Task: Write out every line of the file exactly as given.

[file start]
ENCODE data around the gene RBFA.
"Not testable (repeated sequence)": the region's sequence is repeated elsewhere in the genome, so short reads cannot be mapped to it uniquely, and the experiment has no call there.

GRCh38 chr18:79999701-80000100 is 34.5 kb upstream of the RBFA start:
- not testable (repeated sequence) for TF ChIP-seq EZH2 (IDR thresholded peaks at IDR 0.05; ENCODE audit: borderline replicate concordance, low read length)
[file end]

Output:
ENCODE data around the gene RBFA.
"Not testable (repeated sequence)": the region's sequence is repeated elsewhere in the genome, so short reads cannot be mapped to it uniquely, and the experiment has no call there.

GRCh38 chr18:79999701-80000100 is 34.5 kb upstream of the RBFA start:
- not testable (repeated sequence) for TF ChIP-seq EZH2 (IDR thresholded peaks at IDR 0.05; ENCODE audit: borderline replicate concordance, low read length)